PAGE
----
Web Design

Web design could, arguably, be under the Web & Mobile umbrella, but most true designers are not writing any code at all. They are more likely using apps like Photoshop and Illustrator to create web page layouts, fonts, textures, quirky design elements and images for use as banners, ads, icons, buttons, and featured promotional products. I like using Photoshop and Illustrator for only the parts I can’t code, or look better from a design perspective using jpg, png, or gif. I’ve used them, on occasion, to start a rough design of web pages. However, I think Indesign is more logical as a layout tool. I’ve also used online apps to produce sketches and wireframes. Designing web pages is probably easier to sketch by hand, but each page height is not standard (unless designed that way), and getting a piece of paper to ‘scroll’ is not an option. You either have to stick pages together, draw smaller, or design on a screen.

With my first freelance client, I went through several design iterations, beginning with the manager in Adelaide. I had initially designed the website on a local site with plenty of nice existing images from their server, and requested many more. Content was the key to the new website build. I added minimal parallax effects, sliders, and accordions. A new manager in Victoria recommenced the project after a period of time had passed. He had a preference for a website similar to an industry peer, with all content above the fold. In my opinion, their website design is ordinary. The font is so tiny that the content fits on the screen, and the layout is styled like a table design of the 90's. I researched a lot of industry websites and a lot looked the same, as if only one or two web agencies were involved in the entire industry. I got the point though. The website needed to be easy for clients to find essential information without scrolling through multiple full-width parallax images. In the end result, I had to scrap most of the initial work, leaving just a skeleton of the previous design and of the content. We worked together to get the final result which he was happy with. Some of the iterations are shown in sequential slices below.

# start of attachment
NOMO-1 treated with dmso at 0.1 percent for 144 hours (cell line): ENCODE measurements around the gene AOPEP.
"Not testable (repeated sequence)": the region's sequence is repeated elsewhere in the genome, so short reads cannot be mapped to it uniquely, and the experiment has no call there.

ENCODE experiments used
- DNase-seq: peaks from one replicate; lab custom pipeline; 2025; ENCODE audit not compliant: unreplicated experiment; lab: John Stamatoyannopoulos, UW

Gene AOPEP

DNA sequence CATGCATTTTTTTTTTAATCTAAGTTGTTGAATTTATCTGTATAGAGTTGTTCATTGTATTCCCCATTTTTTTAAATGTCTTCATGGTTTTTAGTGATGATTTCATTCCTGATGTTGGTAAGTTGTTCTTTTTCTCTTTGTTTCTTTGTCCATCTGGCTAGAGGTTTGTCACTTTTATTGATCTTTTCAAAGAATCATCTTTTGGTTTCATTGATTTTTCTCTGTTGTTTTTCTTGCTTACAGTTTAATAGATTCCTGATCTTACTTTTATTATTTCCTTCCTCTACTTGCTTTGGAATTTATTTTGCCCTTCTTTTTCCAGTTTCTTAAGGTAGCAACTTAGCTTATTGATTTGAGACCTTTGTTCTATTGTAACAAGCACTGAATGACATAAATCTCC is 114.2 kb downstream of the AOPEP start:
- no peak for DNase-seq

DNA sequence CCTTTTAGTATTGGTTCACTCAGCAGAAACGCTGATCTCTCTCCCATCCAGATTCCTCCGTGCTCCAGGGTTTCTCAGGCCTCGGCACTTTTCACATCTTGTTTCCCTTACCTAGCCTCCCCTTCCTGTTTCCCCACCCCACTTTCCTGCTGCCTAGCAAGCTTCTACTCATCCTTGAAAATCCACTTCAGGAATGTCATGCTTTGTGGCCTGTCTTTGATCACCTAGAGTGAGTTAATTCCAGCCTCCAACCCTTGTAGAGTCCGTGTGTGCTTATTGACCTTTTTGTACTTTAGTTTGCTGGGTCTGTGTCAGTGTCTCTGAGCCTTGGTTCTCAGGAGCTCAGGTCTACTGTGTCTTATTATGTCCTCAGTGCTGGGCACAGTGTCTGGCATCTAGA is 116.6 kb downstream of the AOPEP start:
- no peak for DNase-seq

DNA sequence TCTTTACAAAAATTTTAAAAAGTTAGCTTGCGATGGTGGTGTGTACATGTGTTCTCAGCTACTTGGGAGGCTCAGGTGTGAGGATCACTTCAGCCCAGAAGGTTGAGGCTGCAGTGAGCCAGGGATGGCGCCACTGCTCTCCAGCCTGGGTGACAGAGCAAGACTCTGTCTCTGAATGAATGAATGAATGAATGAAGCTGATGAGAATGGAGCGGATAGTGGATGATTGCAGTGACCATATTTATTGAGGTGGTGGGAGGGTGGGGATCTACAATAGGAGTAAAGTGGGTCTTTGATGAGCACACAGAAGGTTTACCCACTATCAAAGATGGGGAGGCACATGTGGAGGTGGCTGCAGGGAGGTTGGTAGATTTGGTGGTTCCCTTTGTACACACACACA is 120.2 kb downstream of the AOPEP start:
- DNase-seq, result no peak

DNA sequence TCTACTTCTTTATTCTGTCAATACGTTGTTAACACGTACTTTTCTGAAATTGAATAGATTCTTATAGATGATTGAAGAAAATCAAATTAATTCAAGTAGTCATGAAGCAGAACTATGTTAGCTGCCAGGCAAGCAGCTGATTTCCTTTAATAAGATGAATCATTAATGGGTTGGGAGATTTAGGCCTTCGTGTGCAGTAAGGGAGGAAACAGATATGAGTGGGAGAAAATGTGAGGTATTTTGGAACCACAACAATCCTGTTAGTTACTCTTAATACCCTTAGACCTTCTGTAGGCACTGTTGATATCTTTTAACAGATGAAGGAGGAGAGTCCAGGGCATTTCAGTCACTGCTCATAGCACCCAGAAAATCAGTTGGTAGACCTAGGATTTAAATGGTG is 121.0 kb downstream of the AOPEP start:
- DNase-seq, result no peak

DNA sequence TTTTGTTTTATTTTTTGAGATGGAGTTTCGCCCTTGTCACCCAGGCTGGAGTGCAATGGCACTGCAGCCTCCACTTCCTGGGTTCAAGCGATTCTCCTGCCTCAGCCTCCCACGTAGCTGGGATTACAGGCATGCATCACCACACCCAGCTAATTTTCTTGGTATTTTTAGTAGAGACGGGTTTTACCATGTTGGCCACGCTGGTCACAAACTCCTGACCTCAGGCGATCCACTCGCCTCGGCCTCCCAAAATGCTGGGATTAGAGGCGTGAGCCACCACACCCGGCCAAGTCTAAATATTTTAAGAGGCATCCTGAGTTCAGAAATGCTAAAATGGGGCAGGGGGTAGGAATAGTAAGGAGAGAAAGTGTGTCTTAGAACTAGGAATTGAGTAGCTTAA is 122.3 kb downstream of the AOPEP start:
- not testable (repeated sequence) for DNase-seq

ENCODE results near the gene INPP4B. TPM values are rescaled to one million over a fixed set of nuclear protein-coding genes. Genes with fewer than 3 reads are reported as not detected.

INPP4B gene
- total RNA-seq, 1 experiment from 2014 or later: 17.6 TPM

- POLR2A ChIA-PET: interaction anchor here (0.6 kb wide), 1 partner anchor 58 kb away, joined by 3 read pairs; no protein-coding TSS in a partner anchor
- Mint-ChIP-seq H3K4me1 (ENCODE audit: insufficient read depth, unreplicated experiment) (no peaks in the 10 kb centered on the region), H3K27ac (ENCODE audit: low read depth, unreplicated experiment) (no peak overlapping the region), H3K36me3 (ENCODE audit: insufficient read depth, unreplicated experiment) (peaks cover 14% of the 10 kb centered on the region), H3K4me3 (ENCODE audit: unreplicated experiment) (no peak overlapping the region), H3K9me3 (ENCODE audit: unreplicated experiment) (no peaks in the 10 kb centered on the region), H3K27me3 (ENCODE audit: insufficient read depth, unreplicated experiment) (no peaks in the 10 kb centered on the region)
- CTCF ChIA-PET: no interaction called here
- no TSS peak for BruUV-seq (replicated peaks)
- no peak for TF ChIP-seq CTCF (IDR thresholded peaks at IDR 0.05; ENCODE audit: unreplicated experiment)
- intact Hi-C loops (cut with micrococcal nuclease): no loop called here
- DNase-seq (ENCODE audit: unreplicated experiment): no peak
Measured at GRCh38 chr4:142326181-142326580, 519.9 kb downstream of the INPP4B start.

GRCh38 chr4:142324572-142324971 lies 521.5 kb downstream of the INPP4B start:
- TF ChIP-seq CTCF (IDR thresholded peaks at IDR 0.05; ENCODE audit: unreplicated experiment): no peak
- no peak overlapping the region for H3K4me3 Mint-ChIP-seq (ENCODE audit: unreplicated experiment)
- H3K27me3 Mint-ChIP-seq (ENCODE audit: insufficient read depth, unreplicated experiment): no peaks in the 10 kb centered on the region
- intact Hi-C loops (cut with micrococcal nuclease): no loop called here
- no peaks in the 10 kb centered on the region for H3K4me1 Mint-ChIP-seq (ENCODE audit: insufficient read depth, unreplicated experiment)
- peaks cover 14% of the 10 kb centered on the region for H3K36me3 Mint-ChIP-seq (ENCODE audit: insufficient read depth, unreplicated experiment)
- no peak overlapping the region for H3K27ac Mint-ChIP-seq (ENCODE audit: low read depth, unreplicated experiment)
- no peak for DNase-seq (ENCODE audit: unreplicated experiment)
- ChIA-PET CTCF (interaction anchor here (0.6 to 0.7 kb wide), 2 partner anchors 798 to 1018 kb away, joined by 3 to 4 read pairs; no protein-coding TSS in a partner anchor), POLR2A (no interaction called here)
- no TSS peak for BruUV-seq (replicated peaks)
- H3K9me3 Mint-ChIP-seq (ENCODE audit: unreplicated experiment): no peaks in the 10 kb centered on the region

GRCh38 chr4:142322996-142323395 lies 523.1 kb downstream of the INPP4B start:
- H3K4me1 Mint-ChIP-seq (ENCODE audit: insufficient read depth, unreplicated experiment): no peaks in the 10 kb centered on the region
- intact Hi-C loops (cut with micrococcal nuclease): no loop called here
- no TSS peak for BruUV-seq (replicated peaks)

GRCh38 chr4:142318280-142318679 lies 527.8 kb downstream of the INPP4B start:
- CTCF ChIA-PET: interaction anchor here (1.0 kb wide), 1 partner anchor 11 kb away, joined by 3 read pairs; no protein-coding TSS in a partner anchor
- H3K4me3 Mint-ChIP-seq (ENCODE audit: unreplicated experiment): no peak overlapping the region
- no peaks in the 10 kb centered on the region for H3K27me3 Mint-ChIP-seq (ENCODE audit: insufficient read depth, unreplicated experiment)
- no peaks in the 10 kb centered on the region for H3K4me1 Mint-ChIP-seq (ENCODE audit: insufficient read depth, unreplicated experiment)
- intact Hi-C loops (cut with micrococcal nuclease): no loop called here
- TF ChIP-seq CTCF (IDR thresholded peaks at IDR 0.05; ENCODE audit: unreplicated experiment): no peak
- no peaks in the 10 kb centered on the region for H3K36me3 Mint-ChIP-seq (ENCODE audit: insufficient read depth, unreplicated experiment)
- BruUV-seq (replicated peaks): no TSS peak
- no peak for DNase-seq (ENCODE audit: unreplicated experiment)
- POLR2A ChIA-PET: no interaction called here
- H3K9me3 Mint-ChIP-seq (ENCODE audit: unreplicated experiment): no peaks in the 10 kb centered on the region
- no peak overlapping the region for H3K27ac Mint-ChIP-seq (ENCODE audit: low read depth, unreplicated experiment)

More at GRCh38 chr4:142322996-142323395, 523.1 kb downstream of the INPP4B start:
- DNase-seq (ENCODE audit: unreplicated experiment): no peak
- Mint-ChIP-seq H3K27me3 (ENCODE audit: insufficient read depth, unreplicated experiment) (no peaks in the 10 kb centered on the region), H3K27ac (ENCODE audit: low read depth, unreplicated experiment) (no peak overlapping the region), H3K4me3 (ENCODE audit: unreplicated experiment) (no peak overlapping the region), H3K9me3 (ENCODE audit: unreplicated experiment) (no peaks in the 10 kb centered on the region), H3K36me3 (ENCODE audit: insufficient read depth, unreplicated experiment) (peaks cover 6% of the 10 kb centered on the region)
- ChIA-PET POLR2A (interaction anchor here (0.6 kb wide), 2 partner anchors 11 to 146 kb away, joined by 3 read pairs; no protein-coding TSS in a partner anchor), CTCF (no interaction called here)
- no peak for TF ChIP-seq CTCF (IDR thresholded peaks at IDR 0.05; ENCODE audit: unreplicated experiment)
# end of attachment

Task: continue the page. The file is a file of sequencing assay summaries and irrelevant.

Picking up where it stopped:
Examples of web design iterations for a freelance client

The above six images are slices from the very long homepage with plenty of parallax images as a prompt to get information from the client to fill the sections in between
The above three images are slices from the About page. The client edited some of the written sections, but was happy to keep an image on the page. The end result is a beautiful parallax image from their project image archives.
This is the first draft of one of the service pages. It is still possible to add pdf files or images to the side of the main content. However, we decided to concentrate on key information and a single image for each service
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